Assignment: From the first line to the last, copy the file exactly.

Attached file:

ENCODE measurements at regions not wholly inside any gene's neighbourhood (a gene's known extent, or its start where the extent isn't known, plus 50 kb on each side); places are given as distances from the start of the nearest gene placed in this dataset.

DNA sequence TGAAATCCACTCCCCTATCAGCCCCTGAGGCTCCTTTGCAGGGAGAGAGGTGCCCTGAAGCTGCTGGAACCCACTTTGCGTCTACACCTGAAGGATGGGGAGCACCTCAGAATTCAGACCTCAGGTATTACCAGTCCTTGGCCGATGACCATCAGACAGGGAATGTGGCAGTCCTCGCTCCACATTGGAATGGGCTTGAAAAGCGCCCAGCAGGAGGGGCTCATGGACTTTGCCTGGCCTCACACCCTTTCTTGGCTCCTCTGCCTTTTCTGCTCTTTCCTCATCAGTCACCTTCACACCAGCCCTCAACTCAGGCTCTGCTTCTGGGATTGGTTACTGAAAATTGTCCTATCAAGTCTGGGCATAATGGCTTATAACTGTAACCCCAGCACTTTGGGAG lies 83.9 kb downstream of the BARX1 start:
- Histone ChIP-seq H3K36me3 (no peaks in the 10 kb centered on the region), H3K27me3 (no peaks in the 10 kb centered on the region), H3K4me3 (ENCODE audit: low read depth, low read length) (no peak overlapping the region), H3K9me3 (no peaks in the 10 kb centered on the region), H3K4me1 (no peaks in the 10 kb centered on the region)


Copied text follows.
ENCODE measurements at regions not wholly inside any gene's neighbourhood (a gene's known extent, or its start where the extent isn't known, plus 50 kb on each side); places are given as distances from the start of the nearest gene placed in this dataset.

DNA sequence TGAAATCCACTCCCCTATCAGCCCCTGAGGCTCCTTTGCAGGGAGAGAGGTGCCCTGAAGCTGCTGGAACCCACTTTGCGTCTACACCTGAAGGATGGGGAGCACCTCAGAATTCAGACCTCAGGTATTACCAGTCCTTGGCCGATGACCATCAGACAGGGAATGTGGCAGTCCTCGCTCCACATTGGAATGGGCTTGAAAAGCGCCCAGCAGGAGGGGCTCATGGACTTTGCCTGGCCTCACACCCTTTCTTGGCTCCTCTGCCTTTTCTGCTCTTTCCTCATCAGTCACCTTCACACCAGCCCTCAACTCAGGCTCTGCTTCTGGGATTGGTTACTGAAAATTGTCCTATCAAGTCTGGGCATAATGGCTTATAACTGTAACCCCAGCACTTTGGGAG lies 83.9 kb downstream of the BARX1 start:
- Histone ChIP-seq H3K36me3 (no peaks in the 10 kb centered on the region), H3K27me3 (no peaks in the 10 kb centered on the region), H3K4me3 (ENCODE audit: low read depth, low read length) (no peak overlapping the region), H3K9me3 (no peaks in the 10 kb centered on the region), H3K4me1 (no peaks in the 10 kb centered on the region)